Prom is Cancelled - Helping Teens to Cope with Losses

Shopping for a dress or a suit. Getting an updo or a haircut. Choosing a corsage or a boutonniere. Planning the logistics of the night. Taking selfies and pictures together. In one single event, there are so many elements for teens to look forward to with their peers, but this year, prom is just one more event cancelled.

The pandemic has created countless losses for so many, causing disappointment, frustration, sadness, isolation, and time away from friends and family. For teens, however, the losses they experience during the pandemic are magnified.

Starting from birth parents are the center of their child’s universe. Every positive interaction with their mom, dad, or caregiver fills young children with delight and joy, feeding their self-worth and self-esteem. But as children grow from preschool through elementary school, parents will notice that with each passing year, the importance of friends grows more and more significant to their child. And while the relationship with their parents remains paramount, when children reach adolescence their focus of attention changes from their parents to their peers.

Teens have strong, healthy motives to be with their friends. It is a defining and integral part of their social development. Teenagers become acutely more concerned with what their friends think, what their friends are doing and prefer to be with their friends than with their parents or relatives. Friends can be a source of joy and happiness, providing connection and mutual understanding. But because adolescence can already be a stressful time marked by academic and social demands, friendships are vital as they help teens to cope with the ups and downs of their days.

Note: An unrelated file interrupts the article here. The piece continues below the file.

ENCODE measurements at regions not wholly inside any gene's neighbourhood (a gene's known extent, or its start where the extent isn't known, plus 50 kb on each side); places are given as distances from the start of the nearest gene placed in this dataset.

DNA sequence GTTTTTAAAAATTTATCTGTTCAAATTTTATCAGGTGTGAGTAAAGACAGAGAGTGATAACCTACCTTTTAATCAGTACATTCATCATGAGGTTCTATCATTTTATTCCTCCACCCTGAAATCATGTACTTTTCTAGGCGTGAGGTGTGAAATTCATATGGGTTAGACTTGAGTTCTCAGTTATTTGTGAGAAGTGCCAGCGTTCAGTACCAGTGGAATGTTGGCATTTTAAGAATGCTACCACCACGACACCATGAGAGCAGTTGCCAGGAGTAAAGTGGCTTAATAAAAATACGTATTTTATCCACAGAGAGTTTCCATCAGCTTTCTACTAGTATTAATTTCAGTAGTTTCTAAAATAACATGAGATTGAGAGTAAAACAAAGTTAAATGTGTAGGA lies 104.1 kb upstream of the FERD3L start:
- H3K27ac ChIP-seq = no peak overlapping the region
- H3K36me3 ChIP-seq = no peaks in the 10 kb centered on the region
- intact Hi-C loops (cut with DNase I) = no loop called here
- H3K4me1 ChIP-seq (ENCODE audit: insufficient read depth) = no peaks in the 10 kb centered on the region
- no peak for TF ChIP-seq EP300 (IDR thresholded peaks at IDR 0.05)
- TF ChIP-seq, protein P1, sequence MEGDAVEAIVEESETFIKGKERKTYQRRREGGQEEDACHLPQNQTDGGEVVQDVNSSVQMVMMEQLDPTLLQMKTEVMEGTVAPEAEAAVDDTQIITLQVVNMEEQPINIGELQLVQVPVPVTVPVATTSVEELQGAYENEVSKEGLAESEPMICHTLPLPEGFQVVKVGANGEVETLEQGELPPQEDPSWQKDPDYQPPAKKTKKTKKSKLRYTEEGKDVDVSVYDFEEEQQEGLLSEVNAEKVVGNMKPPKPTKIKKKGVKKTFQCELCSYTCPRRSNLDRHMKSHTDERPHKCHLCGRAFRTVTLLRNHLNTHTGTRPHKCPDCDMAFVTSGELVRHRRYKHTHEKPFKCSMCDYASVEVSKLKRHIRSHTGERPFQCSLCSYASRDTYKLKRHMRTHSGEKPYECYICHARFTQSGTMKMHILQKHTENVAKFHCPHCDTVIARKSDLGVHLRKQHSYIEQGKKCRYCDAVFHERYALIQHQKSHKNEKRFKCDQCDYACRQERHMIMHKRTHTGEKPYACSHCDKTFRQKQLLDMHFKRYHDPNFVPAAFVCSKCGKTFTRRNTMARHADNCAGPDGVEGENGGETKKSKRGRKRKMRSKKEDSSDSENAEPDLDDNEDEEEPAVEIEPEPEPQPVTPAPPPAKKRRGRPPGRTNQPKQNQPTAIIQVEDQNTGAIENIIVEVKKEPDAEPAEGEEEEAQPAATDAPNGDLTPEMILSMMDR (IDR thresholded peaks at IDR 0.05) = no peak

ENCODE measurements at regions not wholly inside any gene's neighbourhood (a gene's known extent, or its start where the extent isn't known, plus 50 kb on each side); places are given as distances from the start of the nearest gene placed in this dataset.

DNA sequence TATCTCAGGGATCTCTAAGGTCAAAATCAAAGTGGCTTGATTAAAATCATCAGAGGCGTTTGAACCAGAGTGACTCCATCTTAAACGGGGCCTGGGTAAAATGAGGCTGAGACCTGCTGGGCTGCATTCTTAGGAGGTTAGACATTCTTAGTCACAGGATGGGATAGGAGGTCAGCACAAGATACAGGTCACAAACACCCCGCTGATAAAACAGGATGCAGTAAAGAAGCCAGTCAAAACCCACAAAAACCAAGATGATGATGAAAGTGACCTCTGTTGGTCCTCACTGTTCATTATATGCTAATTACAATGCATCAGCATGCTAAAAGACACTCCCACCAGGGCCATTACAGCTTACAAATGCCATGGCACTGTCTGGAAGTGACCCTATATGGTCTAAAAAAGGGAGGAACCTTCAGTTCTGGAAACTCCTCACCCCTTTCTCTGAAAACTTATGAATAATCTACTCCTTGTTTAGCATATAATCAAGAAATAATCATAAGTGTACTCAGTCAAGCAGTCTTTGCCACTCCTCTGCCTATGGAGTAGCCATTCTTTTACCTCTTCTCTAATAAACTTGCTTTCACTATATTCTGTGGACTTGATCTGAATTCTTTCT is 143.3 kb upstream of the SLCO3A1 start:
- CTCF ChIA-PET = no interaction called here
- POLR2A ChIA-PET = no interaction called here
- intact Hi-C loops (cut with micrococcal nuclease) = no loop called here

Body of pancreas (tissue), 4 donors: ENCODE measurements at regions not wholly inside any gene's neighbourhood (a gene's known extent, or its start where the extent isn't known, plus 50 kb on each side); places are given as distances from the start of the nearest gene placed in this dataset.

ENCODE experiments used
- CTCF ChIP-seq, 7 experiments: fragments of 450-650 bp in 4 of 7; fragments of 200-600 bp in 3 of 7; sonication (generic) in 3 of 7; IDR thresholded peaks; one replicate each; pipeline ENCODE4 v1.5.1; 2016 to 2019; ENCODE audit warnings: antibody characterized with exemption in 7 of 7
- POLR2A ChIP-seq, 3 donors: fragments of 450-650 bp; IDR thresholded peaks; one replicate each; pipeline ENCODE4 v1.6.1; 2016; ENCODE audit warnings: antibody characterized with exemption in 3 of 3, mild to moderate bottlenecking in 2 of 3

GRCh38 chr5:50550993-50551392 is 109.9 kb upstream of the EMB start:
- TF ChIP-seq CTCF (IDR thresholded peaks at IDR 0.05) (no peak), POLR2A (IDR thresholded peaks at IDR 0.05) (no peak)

So what happens when those coping mechanisms are only available remotely?

The isolation that many teens are experiencing from cancelled activities, remote learning, social distancing, and defining events like the prom and graduation may be causing them severe stress, loneliness, and unhappiness. In turn, these troubling emotions can have negative impacts on their learning making it difficult for them to concentrate, stay motivated, and/or persevere through challenges on their own. And at home, parents may be noticing that they are moody, irritable, angry, overly sad, or distant.

In fact, data released by the Centers of Disease Control and Prevention (CDC) late last year shows that adolescent emergency room admissions for mental health concerns like depression, anxiety and suicidal thoughts have increased by 31% since the year prior.*

So what can parents do to counteract the impacts of the pandemic and help their teens increase their connections and resiliency?

While friends may be at the center of their teen’s universe, parents continue to play a crucial part in their child’s well-being. By helping their teen talk about, process, and understand their experience, parents can help their teen transcend their loneliness and isolation. It is important to understand that although teens may look fully grown, they are still maturing. As Ms. Carol Johnson, LCSW, Director of Staff Development,